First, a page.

Q: What is the single “hate” statement in this Psalm?

A: “I will set no worthless thing before my eyes; I hate the work of those who fall away; It shall not fasten its grip on me.” (v3)

Q: What does it mean “to hate” biblically speaking?

A: It means to absolutely reject something, to completely isolate yourself from and never engage in it or with someone. It’s taking the strongest possible actions to completely remove its influence from your life, to consciously avoid it.

Q: In this case, who is this speaking of? Who or what is to be unequivocally removed or abstained from?

A: “Those who fall away” describes someone who was once a believer but is no longer. We would label them as “heretics” or “apostates”. Whereas “backsliders” describes someone struggling spiritually who may return to obedience, heretics and apostates go from working FOR the kingdom to actually working AGAINST the kingdom. They’re actively engaged in spreading false doctrines and false practices and are therefore to be completely avoided, completely removed.

Q: Who is specifically mentioned as warranting being destroyed?

A: “...all the wicked of the land”. These are people who are completely devoted to a life apart from God, actively trying to get everyone else to live in the world, to live just like they are.

Q: Who is specifically mentioned as needing to be “cut off”?

A: “...all those who do iniquity”. (v.8) The core meaning of “iniquity” is knowing God’s truth, but twisting it to fit your own behavior, of attempting to redefine God’s Word so as to actually justify one’s own, sinful lifestyle. They’re not struggling with sin, but embracing it while at the same time perverting God’s Word to somehow justify it.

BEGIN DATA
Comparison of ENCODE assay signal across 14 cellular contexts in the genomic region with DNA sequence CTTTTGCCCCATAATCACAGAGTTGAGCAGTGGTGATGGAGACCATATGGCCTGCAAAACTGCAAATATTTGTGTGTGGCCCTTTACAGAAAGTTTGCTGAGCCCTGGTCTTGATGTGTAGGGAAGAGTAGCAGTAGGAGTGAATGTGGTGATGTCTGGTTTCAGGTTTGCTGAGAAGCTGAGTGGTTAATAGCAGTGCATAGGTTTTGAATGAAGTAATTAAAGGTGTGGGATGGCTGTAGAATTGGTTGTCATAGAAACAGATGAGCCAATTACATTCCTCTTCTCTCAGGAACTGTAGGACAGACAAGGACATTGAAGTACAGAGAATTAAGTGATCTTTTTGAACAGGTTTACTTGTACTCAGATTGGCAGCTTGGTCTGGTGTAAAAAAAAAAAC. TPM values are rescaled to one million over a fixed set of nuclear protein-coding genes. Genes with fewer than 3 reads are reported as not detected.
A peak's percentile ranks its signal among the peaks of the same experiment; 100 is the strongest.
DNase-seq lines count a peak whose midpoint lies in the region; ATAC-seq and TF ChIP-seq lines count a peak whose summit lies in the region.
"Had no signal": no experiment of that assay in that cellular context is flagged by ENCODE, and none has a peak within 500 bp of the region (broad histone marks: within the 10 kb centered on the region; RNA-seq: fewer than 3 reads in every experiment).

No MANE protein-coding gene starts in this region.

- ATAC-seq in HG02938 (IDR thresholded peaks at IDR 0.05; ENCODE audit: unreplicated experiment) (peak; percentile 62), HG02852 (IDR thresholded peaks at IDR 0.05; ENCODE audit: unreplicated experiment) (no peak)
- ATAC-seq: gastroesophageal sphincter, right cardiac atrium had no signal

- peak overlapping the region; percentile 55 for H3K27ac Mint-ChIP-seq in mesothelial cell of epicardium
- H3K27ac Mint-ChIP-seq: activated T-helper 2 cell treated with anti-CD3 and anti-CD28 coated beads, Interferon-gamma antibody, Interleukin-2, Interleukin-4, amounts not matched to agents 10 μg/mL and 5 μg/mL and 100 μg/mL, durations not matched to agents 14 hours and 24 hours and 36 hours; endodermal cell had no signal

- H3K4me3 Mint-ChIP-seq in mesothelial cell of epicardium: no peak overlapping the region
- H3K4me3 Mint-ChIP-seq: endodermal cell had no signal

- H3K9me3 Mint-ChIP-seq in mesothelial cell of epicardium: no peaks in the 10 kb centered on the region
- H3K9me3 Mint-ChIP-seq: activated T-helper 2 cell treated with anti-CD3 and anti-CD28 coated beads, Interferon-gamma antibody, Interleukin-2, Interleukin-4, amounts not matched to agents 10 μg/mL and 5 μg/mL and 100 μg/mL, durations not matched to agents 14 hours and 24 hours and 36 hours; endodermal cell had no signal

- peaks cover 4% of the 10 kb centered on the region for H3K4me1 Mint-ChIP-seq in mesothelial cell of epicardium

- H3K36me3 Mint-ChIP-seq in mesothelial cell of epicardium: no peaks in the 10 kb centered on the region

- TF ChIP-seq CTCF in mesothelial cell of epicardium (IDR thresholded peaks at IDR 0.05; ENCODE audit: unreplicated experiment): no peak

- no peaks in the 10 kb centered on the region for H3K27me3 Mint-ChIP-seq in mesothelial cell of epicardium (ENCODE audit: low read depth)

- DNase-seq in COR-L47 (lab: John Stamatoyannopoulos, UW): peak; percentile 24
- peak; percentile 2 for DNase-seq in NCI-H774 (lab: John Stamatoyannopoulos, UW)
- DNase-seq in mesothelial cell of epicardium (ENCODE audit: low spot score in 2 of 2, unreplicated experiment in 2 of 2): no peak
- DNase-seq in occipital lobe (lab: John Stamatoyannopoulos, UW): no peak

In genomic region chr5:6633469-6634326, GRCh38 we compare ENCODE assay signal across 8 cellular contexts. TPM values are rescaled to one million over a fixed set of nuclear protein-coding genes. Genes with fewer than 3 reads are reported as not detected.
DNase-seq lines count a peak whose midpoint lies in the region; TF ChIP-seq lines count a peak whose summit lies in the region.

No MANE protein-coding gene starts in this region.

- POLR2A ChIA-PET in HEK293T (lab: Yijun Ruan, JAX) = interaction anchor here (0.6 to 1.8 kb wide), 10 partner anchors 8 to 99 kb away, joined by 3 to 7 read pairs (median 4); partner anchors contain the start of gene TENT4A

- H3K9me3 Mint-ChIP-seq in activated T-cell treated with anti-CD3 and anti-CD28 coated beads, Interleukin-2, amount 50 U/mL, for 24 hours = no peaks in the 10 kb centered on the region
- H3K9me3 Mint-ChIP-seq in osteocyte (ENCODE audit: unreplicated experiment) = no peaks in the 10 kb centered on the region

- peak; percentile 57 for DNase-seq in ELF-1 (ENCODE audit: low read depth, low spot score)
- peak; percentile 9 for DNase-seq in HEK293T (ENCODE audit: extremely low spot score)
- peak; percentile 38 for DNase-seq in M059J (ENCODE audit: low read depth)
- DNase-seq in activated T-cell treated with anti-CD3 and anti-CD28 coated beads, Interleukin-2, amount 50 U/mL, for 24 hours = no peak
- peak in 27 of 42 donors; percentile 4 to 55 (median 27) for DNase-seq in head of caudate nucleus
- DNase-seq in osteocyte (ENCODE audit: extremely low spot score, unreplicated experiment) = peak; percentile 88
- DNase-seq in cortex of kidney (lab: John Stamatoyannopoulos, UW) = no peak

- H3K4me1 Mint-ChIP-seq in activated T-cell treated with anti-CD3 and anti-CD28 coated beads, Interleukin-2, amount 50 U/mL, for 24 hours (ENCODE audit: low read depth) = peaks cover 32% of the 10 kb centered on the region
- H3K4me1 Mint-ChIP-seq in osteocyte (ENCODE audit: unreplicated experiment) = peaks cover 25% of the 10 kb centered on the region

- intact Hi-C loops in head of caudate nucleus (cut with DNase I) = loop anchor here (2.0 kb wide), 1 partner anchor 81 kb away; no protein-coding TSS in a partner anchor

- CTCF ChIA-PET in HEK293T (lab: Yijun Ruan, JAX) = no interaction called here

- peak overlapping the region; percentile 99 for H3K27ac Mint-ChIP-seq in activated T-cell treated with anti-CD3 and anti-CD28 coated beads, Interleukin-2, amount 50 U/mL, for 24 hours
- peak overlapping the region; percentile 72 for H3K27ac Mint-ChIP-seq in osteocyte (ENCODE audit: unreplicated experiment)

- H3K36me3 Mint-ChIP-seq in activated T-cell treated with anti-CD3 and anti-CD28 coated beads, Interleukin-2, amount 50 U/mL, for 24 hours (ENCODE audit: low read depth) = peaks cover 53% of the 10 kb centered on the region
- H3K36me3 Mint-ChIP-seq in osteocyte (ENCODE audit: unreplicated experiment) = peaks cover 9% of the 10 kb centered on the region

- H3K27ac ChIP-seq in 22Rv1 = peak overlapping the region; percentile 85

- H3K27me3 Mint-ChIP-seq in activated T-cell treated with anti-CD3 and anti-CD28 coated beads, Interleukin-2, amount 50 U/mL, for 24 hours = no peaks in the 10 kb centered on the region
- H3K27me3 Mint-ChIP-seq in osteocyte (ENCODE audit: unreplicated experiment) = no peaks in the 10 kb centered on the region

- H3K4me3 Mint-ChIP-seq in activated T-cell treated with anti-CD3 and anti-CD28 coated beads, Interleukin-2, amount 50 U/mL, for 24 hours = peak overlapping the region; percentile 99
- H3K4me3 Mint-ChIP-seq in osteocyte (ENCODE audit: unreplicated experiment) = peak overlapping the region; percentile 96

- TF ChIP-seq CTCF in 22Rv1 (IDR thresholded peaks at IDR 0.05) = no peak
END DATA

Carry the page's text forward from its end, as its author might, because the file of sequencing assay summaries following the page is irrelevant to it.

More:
Point: We are not to engage on any level nor be tolerant of those who are false teachers, false prophets, or false believers propagating what is contrary to God’s Word and ways. In fact, we’re supposed to actively expose and oppose them.

 

Overall Application

  • If our personal relationship to God is our highest priority, what is the number one duty we owe to ourselves? (Hint: Personal faithfulness) How should we deal with those influences seeking to undermine this? How should we seek those influences which support and enable this?

  • How well do recognize that how someone treats others indicates the kind of spiritual influence they’re most likely to be? How well does the quality of our inner spiritual life reveal itself in our own treatment of others?

  • What people, places, or things have we allowed to have sway over us which, in reality, are either completely devoted to the ways of the world or working actively against the kingdom? What are examples which should not just be avoided, but actively exposed and opposed? End